In the world that Ek Ladki Ko Dekha Toh Aisa Laga sets up, a lesbian who authors her own destiny is not possible. She has to wait for different men to enable her to come into existence
I learned today was Valentine’s Day at about 10 am when Silverscreen commissioned me to write a piece in its honour. If Valentine’s Day inspires only a cold professional commitment in me, you can guess that I’m not exactly an inhabitant of Planet Chocolatey Romance. I say this because even a decade ago, I could have just introduced myself as a lesbian and any prickly withdrawn hard-heartedness would have been magically explained by that one glorious word. Now that we have entered popular culture as non-murderers, parent-pleasers and man-likers, it is a brave new world.
Nice lesbians of course brings us straight to Ek Ladki Ko Dekha Toh Aisa Laga as if the line was drawn by a protractor. In this two week old film starring Anil Kapoor, Juhi Chawla, Sonam Kapoor and Rajkummar Rao, the lesbian character (I really can’t use the word protagonist) is literally called Sweety. Sonam Kapoor plays a childhood misfit who harbours a secret love of women and Anil Kapoor plays her widower father Balbir Chaudhury with a secret passion for cooking. Between them, they’ve got chics and food covered, yo. Sweety spends most of the film in some kind of uneasy house arrest, subject to the plotting of her grandmother and brother who want to make sure she is respectably married.
She has other ideas, having met a spiffy lesbian called Kuhu (Regina Cassandra) with a British passport at a wedding. In an act of exceptional cruelty, Sweety’s smartphone is taken away. Take a phone away from millennials and they are forced to write IRL letters (the sad song, Chitthiye, is about letters). But this is a whole generation that has forgotten that the post office still exists, so many excruciatingly avoidable misadventures had to accompany the delivery of these letters. Rajkummar Rao, the writer of these letters, is a playwright called Sahil Mirza with daddy issues who gets accidentally drawn into a forbidden lesbian love story. It is a different matter that until the interval he fancies himself as Sweety’s hetero love-interest. In other words, Sweety is a side character and he is a sidey character.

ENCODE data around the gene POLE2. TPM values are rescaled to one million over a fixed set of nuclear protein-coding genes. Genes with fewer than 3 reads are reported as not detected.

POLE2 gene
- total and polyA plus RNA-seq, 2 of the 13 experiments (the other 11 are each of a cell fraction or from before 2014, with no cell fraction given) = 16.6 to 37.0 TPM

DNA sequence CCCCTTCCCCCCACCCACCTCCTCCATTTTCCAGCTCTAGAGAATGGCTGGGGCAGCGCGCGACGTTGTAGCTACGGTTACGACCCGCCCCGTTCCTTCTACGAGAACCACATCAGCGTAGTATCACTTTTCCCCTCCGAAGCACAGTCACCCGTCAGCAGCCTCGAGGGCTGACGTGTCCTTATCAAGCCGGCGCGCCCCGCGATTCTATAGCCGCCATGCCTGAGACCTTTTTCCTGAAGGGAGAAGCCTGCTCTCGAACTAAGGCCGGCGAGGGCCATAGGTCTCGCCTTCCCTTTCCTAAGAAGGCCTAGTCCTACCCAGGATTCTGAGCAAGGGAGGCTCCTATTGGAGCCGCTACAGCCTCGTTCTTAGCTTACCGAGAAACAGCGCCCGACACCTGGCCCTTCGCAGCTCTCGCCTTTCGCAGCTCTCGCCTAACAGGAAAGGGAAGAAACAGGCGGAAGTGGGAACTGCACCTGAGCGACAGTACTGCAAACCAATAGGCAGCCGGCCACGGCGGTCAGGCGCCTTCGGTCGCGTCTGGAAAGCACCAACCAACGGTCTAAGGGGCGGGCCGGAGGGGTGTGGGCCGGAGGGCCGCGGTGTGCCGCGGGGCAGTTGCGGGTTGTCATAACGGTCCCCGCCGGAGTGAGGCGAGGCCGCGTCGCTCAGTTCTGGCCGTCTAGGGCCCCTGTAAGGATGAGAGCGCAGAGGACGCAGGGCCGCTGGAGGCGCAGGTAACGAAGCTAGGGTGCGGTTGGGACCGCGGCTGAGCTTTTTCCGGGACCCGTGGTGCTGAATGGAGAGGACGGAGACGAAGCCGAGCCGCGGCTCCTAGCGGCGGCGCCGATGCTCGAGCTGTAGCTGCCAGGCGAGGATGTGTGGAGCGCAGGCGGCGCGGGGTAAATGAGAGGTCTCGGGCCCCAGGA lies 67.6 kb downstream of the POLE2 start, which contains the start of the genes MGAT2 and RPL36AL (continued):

He gets jilted and then pieces his hurt self back together with the age-old healing method of producing over-expressive, literal minded art. Oh, oh and possibly plagiarised art, since he takes generous inspiration from Sweety’s childhood diary. He writes a play about the two women he is trying to reunite and, well, they end up together but perhaps more in spite of his play than because of it. Juhi Chawla plays Chatro, a divorcée food caterer who also comes along for the ride, turning into Anil Kapoor’s love interest later in the film. She is unqualifiedly the best thing about Ek Ladki.
I admit I was one of those first day first show enthu-cutlets, paying exorbitant weekend rates in Delhi for the first time ever. I giggled when Sonam Kapoor’s upper class family was slyly made fun of by their own domestic employees, I indulgently cringed at both the lesbian love story and Sahil Mirza’s writerly male angst in equal measure and I was genuinely moved by the electric combination of Anil Kapoor and Juhi Chawla. Ek Ladki’s sometimes strained attempt to evoke the texture of small town Punjab owes an unacknowledged debt to the renaissance of Punjabi-Punjabi cinema in the last decade. (Here I tentatively propose a sequel about Anil Kapoor and Juhi Chawla’s second-marriage married life).